Everyone in the away end was quite happy when the Lithuanian official blew for half time. Sadly UEFA didn’t write us a cheque for €35,000 since we were half way to a draw. There is no goal bonus from UEFA for scoring but we didn’t care when we broke the deadlock five minutes into the second half. When Carlo Cudicini parried Gary McCabe’s well taken free, the ball fell to the scorer of that superb volleyed goal in Belgrade, Pat Sullivan. He struck the ball well on target but Stephen Rice got the decisive touch to lift the ball over the keeper to score in the south end of the stadium in front of the Rovers support. It was absolute mayhem, as Rice and his teammates celebrated in front of us.

In the home game against Juventus in the Europa League qualifiers last year, our Ultras unveiled a banner saying ‘Facci Sognare’ or ‘Dare to Dream’. Well we were continuing the dream in Europe as we spent the next 10 minutes leading the game. Could we hold on? Could we maybe get a second as we got greedier? No was the answer as Spurs stepped it up a gear and over a devastating six minute period scored three goals in quick succession. It was international quality that was the difference with clinical finishes from internationals Pavlyuchenko, Defoe and Dos Santos giving Spurs a 3-1 lead.

Only the goals seemed to liven up the library-esque silence of the Spurs fans. They got the full song repertoire from Rovers with plenty of ones familiar to them (‘Shall we sing a song for you?’, ‘Here to see the Rovers’ and eventually ‘Sing when your winning’). They may have been scratching their heads when hearing David Essex ‘Hold Me Close’ or going “Is that really ‘Build me up Buttercup’ being sung?” as we went through our vocal repertoire. The rendition of Tallaght to ‘Hey Jude’ and ‘Keep the Green Flag Flying high’ were sung with real emotion as Rovers fans who followed the club through the tough times got enjoy this reward even if we were losing 3-1 (so naturally we also sung “We’re going to win 4-3”!). Maybe it might have happened if the extra official behind the goal had signaled for a penalty when Billy Dennehy looked to have been fouled towards the end of the game but probably not.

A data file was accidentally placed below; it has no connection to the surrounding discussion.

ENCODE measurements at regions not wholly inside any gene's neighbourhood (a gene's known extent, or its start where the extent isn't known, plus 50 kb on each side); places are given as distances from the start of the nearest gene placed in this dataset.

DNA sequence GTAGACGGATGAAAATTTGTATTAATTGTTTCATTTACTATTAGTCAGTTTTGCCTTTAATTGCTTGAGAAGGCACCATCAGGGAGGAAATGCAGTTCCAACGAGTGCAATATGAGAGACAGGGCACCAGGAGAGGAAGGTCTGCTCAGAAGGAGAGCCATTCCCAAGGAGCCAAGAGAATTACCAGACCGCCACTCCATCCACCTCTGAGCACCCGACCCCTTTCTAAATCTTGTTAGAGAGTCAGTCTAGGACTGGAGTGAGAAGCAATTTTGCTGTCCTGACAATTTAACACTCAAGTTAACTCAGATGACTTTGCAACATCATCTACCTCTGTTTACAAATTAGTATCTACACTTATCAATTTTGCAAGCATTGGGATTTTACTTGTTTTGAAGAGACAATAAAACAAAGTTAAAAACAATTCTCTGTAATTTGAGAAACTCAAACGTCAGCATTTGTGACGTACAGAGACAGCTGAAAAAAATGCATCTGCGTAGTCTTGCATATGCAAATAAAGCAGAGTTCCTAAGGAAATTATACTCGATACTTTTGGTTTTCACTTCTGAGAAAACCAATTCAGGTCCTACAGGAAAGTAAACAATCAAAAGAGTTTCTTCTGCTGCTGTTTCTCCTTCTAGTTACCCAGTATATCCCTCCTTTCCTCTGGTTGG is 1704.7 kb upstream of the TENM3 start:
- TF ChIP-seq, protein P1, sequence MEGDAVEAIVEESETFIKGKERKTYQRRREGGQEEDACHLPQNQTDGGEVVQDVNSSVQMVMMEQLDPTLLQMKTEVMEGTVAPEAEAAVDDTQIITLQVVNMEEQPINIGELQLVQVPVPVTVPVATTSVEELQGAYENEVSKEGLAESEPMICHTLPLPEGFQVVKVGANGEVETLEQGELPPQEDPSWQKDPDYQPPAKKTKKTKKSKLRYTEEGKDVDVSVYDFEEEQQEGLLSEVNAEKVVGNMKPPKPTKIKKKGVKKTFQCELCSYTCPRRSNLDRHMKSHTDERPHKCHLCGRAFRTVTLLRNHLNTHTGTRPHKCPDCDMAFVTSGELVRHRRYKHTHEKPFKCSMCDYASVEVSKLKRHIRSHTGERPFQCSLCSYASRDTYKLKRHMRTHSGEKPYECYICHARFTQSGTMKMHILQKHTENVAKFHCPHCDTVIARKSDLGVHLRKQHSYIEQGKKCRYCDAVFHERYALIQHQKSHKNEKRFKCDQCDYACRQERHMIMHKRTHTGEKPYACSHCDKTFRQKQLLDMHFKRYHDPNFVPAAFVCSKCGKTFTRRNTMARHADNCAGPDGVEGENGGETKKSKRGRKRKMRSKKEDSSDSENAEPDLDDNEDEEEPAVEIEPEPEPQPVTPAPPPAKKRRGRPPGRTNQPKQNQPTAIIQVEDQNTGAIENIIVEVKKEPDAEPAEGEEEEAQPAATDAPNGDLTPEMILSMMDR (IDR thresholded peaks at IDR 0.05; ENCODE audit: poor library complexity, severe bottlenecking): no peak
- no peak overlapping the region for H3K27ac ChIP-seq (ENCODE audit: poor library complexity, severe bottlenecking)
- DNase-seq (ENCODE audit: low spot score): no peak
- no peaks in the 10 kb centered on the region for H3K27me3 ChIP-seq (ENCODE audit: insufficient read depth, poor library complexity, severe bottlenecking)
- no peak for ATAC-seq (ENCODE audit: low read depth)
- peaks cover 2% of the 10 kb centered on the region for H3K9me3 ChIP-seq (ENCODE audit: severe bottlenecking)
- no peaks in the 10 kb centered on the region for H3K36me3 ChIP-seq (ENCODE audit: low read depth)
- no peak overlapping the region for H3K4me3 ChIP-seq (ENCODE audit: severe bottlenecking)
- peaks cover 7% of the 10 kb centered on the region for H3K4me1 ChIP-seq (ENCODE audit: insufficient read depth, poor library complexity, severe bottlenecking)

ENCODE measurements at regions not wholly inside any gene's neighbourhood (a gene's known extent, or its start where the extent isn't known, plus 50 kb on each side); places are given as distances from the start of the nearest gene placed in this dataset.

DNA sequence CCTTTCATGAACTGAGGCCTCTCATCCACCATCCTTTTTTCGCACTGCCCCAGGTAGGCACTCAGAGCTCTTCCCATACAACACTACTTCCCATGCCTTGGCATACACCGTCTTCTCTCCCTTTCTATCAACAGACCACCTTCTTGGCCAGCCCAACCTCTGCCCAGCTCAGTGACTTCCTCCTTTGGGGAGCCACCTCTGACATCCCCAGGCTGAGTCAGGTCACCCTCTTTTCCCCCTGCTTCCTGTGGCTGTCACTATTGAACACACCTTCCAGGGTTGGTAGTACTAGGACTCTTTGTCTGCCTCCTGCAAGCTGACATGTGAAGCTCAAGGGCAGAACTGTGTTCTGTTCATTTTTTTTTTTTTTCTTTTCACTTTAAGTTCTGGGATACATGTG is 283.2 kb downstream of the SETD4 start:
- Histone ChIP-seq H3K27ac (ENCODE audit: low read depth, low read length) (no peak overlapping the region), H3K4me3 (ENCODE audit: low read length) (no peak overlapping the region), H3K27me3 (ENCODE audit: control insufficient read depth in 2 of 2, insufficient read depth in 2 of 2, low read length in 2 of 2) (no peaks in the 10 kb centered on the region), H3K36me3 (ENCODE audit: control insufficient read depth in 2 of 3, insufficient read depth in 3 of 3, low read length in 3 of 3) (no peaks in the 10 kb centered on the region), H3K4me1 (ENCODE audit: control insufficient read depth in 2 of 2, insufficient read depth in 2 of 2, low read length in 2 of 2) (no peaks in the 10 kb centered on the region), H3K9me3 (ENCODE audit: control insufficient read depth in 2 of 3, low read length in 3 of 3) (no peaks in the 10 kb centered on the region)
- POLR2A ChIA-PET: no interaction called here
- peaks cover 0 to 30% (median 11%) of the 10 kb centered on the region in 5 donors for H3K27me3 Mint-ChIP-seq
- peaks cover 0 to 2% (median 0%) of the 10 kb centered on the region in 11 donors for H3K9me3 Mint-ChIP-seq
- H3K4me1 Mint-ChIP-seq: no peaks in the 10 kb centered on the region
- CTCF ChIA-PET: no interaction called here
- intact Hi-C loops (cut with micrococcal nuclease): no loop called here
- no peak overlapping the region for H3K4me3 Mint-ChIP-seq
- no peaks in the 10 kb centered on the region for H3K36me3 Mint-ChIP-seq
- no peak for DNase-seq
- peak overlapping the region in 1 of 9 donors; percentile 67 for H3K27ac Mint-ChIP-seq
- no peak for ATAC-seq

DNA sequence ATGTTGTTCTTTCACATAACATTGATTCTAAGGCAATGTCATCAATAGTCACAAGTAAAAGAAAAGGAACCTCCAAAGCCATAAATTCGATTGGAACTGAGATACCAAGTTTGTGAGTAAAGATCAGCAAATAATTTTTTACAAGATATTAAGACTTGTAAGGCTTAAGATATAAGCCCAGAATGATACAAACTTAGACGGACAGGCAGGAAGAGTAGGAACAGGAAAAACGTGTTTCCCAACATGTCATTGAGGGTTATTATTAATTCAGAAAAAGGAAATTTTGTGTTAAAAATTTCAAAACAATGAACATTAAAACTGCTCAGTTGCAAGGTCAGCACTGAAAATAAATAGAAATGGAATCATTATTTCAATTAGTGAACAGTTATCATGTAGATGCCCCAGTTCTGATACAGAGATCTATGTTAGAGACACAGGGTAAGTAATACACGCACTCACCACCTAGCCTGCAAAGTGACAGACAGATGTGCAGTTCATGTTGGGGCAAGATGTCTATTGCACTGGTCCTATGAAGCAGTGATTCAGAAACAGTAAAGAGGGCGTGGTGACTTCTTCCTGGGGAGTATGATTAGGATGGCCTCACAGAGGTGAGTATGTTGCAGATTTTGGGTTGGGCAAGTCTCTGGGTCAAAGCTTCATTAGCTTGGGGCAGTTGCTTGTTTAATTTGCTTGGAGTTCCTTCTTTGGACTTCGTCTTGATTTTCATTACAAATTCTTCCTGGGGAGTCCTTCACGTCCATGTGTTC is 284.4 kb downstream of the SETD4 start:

The players made their way over to the Rovers end to clap our support and they genuinely seemed to enjoy the occasion even with the result. Jersies, shorts and socks were thrown into the crowd with Pat Sullivan leaving for the dressing room only in his skimpy briefs! On the arrival back in Covent Garden, random passers by seeing our colours were congratulating us. Those that asked me the score were told it and then I giddily would tell them “but we went 1-0 up!” It was one of those glorious defeats. Yes, we should be striving wins in Europe but Spurs are just on another scale from the set up at Rovers and that is no disrespect to anyone at our fan owned club. What we are trying to do at Rovers is develop further so that we can get into the group stages on a regular basis and that we are a quality destination for young Irish footballers to develop in the game with opportunities for them to play regularly in Europe.

Nights like these for the players, and everyone involved in the club including the fans, just makes everyone want more of them. Even though Shamrock Rovers lost, it doesn’t mean we are out of Europe of course. We still have another four more games in the group stages. I had travelled to London hoping we wouldn’t be taken apart and that we might get a goal to cheer. For me, what we got was so much more. We got a goal, we got a lead and we got the most enjoyable defeat that I’ve ever witnessed as a fan of Shamrock Rovers.

I’m going to keep on enjoying this European odyssey with our next adventure coming in just three weeks time when we head to Greece, the home of Odysseus.